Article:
Dear Mr. Hitchcock:
You request our opinion as to whether a "practitioner" licensed by the board of healing arts may delegate the function of preparation, compounding and dispensing of"prescription-only drugs" to a nurse or other personnel employed by the practitioner, and if delegation is not allowed, who has a jurisdiction to sanction a nurse and/or a physician for improper delegation.
As you are aware, we issued opinions on this subject in 1980 and 1981, stating that neither the pharmacy act nor the healing arts act permits a physician to delegate the authority to dispense prescription-only drugs to his or her patients. Attorney General Opinions No. 80-208, 81-182.
K.S.A. 65-1631 in pertinent part provides:
"It shall be unlawful for any person to practice as a pharmacist in this state unless such person is licensed by the board as a pharmacist."
However, certain persons are authorized to perform certain tasks involving drugs under the pharmacy act in the absence of a pharmacy license. K.S.A. 65-1635 provides:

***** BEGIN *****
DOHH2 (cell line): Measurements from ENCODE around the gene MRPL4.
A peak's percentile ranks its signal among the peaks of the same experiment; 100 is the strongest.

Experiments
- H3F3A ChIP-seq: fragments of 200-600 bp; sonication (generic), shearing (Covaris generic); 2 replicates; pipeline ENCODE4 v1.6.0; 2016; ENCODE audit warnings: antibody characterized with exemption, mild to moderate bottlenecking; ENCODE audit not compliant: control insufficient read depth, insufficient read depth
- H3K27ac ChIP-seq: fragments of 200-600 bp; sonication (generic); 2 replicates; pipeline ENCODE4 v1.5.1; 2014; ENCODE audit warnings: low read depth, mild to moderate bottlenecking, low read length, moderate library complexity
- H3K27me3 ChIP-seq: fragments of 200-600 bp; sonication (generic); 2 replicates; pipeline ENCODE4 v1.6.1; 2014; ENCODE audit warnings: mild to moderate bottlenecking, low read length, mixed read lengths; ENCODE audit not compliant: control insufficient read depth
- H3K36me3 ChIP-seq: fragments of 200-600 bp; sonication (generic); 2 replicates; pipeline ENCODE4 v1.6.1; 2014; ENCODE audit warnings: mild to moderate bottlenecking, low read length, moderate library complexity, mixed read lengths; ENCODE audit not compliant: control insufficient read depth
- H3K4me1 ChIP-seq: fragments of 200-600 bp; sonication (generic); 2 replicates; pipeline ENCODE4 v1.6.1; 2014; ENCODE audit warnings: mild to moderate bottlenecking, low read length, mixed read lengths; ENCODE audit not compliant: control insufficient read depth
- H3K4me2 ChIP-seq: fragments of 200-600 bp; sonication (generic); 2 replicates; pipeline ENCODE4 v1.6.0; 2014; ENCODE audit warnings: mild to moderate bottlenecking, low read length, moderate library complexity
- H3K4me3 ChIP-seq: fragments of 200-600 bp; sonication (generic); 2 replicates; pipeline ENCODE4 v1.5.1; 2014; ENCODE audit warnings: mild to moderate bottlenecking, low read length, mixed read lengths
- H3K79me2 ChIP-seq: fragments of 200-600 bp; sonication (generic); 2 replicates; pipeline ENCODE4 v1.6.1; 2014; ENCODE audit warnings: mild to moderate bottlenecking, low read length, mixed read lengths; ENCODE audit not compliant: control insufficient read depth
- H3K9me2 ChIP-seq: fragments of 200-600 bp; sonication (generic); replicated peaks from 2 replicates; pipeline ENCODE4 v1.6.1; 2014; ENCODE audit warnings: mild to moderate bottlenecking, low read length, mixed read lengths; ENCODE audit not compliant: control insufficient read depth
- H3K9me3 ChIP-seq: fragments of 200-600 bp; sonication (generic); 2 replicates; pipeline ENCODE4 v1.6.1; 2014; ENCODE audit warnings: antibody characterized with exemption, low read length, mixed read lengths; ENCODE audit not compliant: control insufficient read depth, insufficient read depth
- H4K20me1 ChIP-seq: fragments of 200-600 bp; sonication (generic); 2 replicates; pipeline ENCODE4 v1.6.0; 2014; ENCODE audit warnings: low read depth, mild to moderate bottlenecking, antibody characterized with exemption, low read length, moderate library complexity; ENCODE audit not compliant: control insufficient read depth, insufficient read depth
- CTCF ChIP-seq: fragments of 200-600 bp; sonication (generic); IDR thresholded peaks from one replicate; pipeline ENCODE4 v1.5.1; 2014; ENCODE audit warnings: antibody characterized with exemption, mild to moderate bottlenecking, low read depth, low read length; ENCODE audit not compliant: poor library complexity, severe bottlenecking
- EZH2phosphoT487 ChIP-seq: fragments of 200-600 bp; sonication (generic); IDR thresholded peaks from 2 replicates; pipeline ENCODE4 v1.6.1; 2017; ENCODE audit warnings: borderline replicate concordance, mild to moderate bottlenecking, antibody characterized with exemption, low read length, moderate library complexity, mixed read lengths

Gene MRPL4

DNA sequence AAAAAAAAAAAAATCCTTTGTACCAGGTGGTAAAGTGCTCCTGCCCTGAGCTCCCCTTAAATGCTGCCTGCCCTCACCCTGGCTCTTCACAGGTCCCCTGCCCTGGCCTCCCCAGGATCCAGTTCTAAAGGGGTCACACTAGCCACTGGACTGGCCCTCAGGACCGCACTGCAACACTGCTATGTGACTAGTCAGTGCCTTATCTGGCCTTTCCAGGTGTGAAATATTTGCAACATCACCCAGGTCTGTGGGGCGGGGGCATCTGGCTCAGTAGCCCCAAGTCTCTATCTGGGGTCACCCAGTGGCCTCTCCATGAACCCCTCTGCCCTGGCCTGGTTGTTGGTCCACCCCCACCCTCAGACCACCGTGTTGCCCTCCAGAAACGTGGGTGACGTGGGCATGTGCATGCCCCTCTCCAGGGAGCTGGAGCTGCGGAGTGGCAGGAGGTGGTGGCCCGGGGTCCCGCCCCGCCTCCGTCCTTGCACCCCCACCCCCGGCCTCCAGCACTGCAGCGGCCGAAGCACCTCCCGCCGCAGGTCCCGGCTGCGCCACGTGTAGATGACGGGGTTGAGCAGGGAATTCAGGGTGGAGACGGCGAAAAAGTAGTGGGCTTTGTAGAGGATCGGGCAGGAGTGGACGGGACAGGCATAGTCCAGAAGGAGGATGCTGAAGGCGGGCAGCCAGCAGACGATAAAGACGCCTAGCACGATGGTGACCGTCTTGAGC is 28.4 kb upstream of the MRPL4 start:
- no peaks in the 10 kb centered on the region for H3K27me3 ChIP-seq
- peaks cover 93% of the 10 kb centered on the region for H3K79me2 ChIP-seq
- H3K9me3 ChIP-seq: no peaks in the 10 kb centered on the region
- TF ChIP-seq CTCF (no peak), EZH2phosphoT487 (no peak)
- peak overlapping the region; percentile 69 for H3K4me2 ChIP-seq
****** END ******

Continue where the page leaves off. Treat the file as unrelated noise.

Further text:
"(a) Nothing contained in the pharmacy act of the state of Kansas shall prohibit any duly licensed practitioner from purchasing and keeping drugs, from compounding prescriptions or from administering, supplying or dispensing to such practitioner's patients such drugs as may be fit, proper and necessary. Except as provided in subsection (b) or (c), such drugs shall be dispensed by such practitioner and shall comply with the Kansas food, drug and cosmetic act and be subject to inspection as provided by law.
"(b) Nothing contained in the pharmacy act of the state of Kansas shall be construed to prohibit any nurse or other person, acting under the direction of a duly licensed practitioner, from administering drugs to a patient.
"(c) Nothing contained in the pharmacy act of the state of Kansas shall be construed to prohibit any registered nurse, acting under the supervision of a person who is licensed to practice medicine and surgery as of July 1, 1982, from dispensing drugs to patients of such person so long as the principal office of such person is, and as of July 1, 1982, was, located in a city not having a registered pharmacy within its boundaries. For the purposes of this subsection (c), 'supervision' means guidance and direction of the dispensing of drugs by the person licensed to practice medicine and surgery who shall be physically present in the general location at which the drugs are being dispensed."
The above statute makes narrow exceptions to the general prohibition of the practice of pharmacy without a license. "Practitioner" is defined as: